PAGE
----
I want to begin this morning’s sermon by giving you a few seconds to ponder a question:
Think about the roles you play in life. Who are you? Or maybe better, who are you trying to be? What are three different words you would use to describe who you are? I am not asking you to identify qualities like “loyal”, “happy,” or “caring.” I am asking you to think about roles you play in life; roles you embrace. Something like “caregiver” or “patriot” or “professional bowler.” Take a moment to formulate an answer. You may want to scribble down some words on a blank part of the bulletin.
I put out this question on Facebook earlier in the week and here are some of the responses people posted:
A clergy colleague wrote: collaborator, proclaimer, bridge builder.
Another colleague wrote: companion, advocate, teacher.
A parent wrote: nurturer, peacemaker, calm.
Holly McNeal wrote: survivor, maternal, leader.
Brian McNeal wrote: awesome, adaptable, amazing.
Melissa Dudney wrote: wife, daughter, sister.
Beverly Judkins wrote: mother, aging, traveler.
Candy LeDoyen wrote: mother, teacher, singer.
And finally, another colleague wrote: partner, traveler, friend.
I have you pondering this question because today, the day we celebrate the Baptism of Jesus, is a day that is all about identity. For Jesus, it is a day to take on a new identity, “You are my Son, the Beloved, with you I am well pleased.” It is a day when he receives a new power – the power of the Holy Spirit – to live into role of “Son” and “Beloved.”
It is also a day for us to ponder our own identity because through our baptism we too have taken on a new life. In Jesus’ day, when a convert to the Jewish faith was baptized, the priest traced on his/her forehead the letter Taw (the last letter in the Hebrew alphabet), which is shaped very much like a capital ‘T’). Accompanying this act was the proclamation that the newly baptized person was branded as God’s “sheep, slave, and soldier.” Think about those three roles for a moment.
Sheep: a creature that is cared for and guided through life by a shepherd.
Slave: a person who is owned by another and instructed to do certain things and to behave in a certain way.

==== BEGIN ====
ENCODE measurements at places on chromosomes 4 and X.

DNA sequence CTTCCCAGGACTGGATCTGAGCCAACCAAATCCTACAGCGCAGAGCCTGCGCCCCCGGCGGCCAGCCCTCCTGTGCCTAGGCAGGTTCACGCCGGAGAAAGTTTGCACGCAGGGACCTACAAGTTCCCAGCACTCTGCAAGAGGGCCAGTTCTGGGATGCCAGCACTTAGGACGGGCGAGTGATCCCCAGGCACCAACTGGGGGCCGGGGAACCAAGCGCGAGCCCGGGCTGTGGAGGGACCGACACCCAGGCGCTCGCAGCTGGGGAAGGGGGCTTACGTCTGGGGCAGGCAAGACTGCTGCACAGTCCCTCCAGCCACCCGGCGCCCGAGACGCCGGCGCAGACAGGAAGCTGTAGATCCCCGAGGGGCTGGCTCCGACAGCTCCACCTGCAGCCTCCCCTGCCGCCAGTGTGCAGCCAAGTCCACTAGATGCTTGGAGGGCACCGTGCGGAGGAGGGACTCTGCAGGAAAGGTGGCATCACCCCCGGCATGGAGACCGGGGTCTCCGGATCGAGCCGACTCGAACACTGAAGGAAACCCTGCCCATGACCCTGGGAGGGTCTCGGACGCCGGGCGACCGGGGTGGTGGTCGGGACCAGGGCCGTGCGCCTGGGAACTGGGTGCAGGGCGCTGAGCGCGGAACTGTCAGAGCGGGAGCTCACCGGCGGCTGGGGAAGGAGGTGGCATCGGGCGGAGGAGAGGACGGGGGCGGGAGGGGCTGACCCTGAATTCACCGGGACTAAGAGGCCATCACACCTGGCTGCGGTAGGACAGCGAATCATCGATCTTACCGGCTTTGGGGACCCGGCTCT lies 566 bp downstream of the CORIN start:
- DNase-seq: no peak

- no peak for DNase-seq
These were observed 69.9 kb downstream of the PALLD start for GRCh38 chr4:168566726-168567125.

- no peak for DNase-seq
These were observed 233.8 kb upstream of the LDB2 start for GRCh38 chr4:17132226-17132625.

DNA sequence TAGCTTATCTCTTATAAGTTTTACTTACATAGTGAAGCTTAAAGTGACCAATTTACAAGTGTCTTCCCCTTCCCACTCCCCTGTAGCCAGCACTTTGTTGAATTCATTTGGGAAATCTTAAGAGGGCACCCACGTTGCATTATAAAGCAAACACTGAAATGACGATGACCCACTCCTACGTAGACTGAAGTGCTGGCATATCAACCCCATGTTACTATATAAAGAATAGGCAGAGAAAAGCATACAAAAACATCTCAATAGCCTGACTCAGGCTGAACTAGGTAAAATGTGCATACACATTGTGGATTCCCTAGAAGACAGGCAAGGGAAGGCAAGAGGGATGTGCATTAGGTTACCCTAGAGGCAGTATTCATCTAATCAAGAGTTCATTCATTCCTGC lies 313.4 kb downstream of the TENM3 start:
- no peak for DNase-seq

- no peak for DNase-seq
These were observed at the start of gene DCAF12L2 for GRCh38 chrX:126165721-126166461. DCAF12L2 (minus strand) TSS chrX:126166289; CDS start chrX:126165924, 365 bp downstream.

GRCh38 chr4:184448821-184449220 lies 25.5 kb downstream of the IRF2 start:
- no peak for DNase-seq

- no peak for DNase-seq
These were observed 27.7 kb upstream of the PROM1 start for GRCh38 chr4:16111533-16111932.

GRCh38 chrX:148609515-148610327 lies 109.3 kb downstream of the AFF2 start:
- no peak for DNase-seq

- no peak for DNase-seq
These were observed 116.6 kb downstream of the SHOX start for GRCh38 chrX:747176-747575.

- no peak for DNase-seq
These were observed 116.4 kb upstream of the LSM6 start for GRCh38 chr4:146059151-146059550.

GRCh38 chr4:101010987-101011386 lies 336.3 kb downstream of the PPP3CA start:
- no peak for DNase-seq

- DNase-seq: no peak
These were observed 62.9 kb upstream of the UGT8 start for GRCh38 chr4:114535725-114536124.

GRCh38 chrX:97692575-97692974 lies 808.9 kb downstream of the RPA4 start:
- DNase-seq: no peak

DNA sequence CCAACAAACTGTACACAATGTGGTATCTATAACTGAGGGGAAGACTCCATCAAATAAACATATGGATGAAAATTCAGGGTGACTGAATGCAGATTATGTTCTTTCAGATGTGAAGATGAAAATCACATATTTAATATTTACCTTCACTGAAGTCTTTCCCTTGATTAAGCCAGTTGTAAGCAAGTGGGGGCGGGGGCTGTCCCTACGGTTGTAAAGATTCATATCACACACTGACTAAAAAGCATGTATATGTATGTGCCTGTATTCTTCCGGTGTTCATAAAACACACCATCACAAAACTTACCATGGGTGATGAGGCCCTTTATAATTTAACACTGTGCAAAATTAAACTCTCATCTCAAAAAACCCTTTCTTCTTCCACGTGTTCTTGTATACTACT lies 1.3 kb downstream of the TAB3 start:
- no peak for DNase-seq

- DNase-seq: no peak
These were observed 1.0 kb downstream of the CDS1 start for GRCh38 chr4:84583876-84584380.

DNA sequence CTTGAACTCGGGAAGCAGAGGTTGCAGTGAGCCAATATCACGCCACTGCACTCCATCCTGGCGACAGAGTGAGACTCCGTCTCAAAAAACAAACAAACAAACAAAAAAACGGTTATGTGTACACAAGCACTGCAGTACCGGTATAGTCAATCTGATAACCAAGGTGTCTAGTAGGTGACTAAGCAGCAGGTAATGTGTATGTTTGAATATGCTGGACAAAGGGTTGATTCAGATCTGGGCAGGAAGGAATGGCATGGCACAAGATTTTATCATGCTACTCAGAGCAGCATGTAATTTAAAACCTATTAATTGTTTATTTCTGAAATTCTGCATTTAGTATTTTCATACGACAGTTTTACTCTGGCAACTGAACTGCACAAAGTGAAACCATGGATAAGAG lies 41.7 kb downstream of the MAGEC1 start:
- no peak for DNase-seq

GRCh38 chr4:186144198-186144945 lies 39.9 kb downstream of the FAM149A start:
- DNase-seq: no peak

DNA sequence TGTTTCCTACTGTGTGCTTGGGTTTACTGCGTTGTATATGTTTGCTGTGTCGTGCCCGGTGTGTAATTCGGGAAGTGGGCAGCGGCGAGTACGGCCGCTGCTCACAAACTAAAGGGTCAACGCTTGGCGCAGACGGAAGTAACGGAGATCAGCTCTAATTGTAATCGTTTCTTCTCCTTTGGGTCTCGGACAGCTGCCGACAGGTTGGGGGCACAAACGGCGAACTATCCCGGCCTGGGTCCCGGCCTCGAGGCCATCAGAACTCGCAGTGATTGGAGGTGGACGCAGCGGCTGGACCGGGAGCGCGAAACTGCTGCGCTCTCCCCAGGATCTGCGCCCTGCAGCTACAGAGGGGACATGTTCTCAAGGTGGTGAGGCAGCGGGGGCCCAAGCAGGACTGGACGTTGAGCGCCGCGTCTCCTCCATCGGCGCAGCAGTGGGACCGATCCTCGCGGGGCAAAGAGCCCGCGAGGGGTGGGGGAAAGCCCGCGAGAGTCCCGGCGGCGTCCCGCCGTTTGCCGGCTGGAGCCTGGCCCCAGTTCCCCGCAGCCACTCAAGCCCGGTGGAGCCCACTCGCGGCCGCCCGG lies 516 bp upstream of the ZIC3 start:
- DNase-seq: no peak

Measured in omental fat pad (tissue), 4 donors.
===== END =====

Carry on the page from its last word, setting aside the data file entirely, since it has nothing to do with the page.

Soldier: a person who has taken up a cause and whose life is dedicated to protecting and advancing that cause.
I am curious if in describing yourself any of you came up with sheep, slave, or soldier. Probably not.
I have mentioned before that in his autobiography, Memories, Dreams, Reflections, the Swiss psychologist Carl Jung comments that the world will always ask you who you are, and if you do not have an answer the world will give you one. I think it is fair to say that Western culture is a battleground where individual identity is a prize for which many different entities vie. Who are you? The world encourages you to answer this question by asking you the following:
Where are you from?
What do you do?
Who are you with?
What do you own?
For us Christians, the foundation of our identity is this: “I am sealed by the Holy Spirit in baptism and marked as Christ’s own forever.” It is the one thing we here this morning have in common and it is the most important thing we can say about ourselves. It informs and directs all the other roles we play in life: parent, partner, traveler, singer, etc.
I’ve had a week to reflect on how I would answer the question I put to you this morning, so my response better be good, or at least thoughtful. Here are my three words:
Child of God – for me this picks up something of the notion of sheep in Jewish baptism. It suggests that am a part of a family and that someone is watching over me and caring for me.
Disciple – a better word than slave I think. It suggests that I have signed on to follow, to learn from, and to emulate another.
Priest – Here I am thinking of something much more elemental than my vocation. At my ordination I took a vow to be both a priest and a pastor. I have come to see the priestly function as taking the things people bring to me and offering them to God: bread and wine, water for baptism, vows and promises made at weddings, prayers at a time of need, our spirit and earthly remains at the time of death. I understand my role as a pastor to be the reverse: taking what God gives (love, forgiveness, reconciliation, healing, guidance, instruction) and offering it to God’s people.
Everything I have in life and everything I do is (or should be) informed by these three words: child of God, disciple, and priest.
So take another moment and revisit my initial question. What are three words that describe who you are in life?
In his book Mark for Everyone, N.T. Wright reflects on what it means that after Jesus was baptized he saw the Heavens open. He writes:
It does not mean that Jesus saw a little door ajar miles up in the sky. Heaven in the Bible often means God’s dimension behind ordinary reality. It’s more as though an invisible curtain, right in front of us, was suddenly pulled back, so that instead of the trees and flowers and buildings, or in Jesus’ case the river, the sandy desert and the crowds, we are standing in the presence of a different reality altogether. A good deal of Christian faith is a matter of learning to live by this different reality even when we can’t see it.
I am inviting you to ponder who you are when the Heavens open, to declare your identity that comes from God, and to live each and every day from this point of self-understanding so that when the world asks you who you are, you will have an answer.